No matter how much I love traveling or how often I do it, I get nervous before a big trip. It usually dissipates when I get to the airport, but those moments (i.e. days) before I leave are pretty anxiety-ridden.
It's not the travel itself. I'm not afraid of plane rides or not speaking the language or diseases or the other things that I assume keep other people close to home. It's actually the same thing that makes me anxious the night before every school year begins: I'm just afraid of the unknown.
I like having a plan. I like knowing what I'm going to wear the next day, what will be for dinner, what's expected of me. I can handle spontaneity, since that's really just making plans very, very quickly. I can also handle, even delight in, not having a plan for a few hours (or days, if I'm traveling with Emily), since not having a plan for a set amount of time in a set location with pre-determined company is a very solid plan.
What I don't like is having a long stretch of time in front of me that I can't plan for because there are so many unknowns.
There's a little game I sometimes play when faced with unknowns. The first time I remember doing it was when we moved to Germany when I was 8. Sitting on the plane to Frankfurt, I wondered what Germany was going to look like. We had moved quite a bit already at that point, so I knew a lot of different types of homes and cities. But they were all American and this was Europe. This was going to be different.
And so I imagined all the different ways Germany could look. I pictured different types of streets and houses and landscapes and I figured that it had to be one of those.
Then the plane started to descend and I looked out the window to see Germany for the first time.
And it was nothing like I had imagined it.
It wasn't better or worse. It just wasn't at all like I pictured it.
I kept playing that game over the years - when faced with an unknown situation I think through all the possible ways it could turn out. And here's the thing: I have never, ever been right.
Even more recently, now that I'm very aware of this "game" and of its inevitable outcome, I consciously and deliberately think through every possible way some new thing could be. And I'm never, ever right. Things never turn out like I imagine they will when I play that game.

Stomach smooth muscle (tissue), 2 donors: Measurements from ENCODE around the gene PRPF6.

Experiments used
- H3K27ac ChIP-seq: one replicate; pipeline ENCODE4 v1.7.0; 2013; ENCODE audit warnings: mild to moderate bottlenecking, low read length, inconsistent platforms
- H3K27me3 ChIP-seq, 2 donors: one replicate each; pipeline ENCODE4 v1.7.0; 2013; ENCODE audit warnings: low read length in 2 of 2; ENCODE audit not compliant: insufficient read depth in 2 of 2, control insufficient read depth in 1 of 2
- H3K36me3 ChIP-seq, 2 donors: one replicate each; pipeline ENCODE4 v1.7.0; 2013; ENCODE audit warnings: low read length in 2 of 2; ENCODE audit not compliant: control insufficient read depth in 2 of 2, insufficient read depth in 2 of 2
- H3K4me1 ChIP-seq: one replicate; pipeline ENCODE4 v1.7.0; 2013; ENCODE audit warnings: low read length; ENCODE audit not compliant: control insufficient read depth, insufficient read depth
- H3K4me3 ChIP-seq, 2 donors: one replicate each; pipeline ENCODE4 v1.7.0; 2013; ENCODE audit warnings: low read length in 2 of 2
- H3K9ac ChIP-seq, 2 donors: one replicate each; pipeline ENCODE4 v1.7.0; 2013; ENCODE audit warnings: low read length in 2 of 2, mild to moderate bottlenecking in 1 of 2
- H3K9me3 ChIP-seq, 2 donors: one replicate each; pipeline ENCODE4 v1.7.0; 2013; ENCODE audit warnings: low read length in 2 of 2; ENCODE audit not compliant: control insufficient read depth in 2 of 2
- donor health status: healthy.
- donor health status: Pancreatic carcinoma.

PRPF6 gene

I call it a game because it actually is fun for me now. For one, it gives me something to focus on when I get nervous. But I also get a kick out of seeing just how sneaky the universe is. Because I can be a pretty thorough thinker when I put my mind to it, and yet I never, ever imagine the way things actually turn out.
And so I spend the van ride to the Russian mental institution calling to mind everything I've read or seen about mental institutions, and yet I didn't imagine the smell or the bars on the windows (not the look of the bars, but the feeling of being locked in a strange room with bars on the windows) or the sound of Russian coming from a medicated toothless old woman who insisted on showing me her breasts.
And so I spend the plane ride to Valdelavilla imagining all the ways I could teach English to grown-up professionals, what the other Anglo volunteers would be like, and what a restored medieval Spanish mountain village would look like, and yet I completely missed the way I would so quickly come to adore the people I met there. And I certainly didn't imagine dancing with all of those drunk, adorable people until 3:00 in the morning.
And so I wander all jet-laggy through the Bangkok airport at midnight, marveling at the giant green demon statues, the lovely curly swirls of the writing, the extremely long and lone nail on the customs agent's pinky finger that he picks his nose with. I'd heard about those aspects of Thailand, I knew about the art and the humidity and the sounds of the language. I spent the last part of the plane ride imagining what it would be like there, picturing every possible combination of all that I knew and didn't know about Thailand.
And yet it was nothing like I imagined it would be.
On Wednesday I start my summer adventure of 2011. Rachel's going to drive me to the airport so I can go to DC for six weeks. This one's different - I've been to this city before, I know Jason pretty well, and it's still America, for goodness sake.
And yet I'm nervous.
Despite all that I do know, there are some big unknowns about this trip. I don't have a volunteer position set up at a local orphanage/retirement center/monastery to schedule my time around. I don't have a plan in place for how to fill each and every day from X:00 to X:00, nor do I have a set goal to accomplish. I am excited about having so much time to play in DC as I please, and I am also terrified to have so much time to play in DC as I please.
I am not so nervous about the evenings and weekends, since I'll get to hang out with Jason (and hopefully Meg!). We do and will continue to have plans when he's not working, of that I am comfortably certain.
And yet! This isn't the same as the other times I've seen him - we're not living in the same city, or traveling together to a new place, or spending a pleasant long weekend together. He'll be going about his normal life and I'll be there, in the middle of it. There's so much I already know about what it will be like, and yet I can't even imagine what it will be like.
I'll keep trying to imagine it right up until I'm there, I'm sure; and I'll keep on being nervous, because I keep imagining what it will be like knowing that I will never, ever be right.
And so I imagine what this trip could do to our friendship, and I conclude that there are only three possibilities: that it can either make it better, make it worse, or make it stay exactly the same.
So what options am I missing?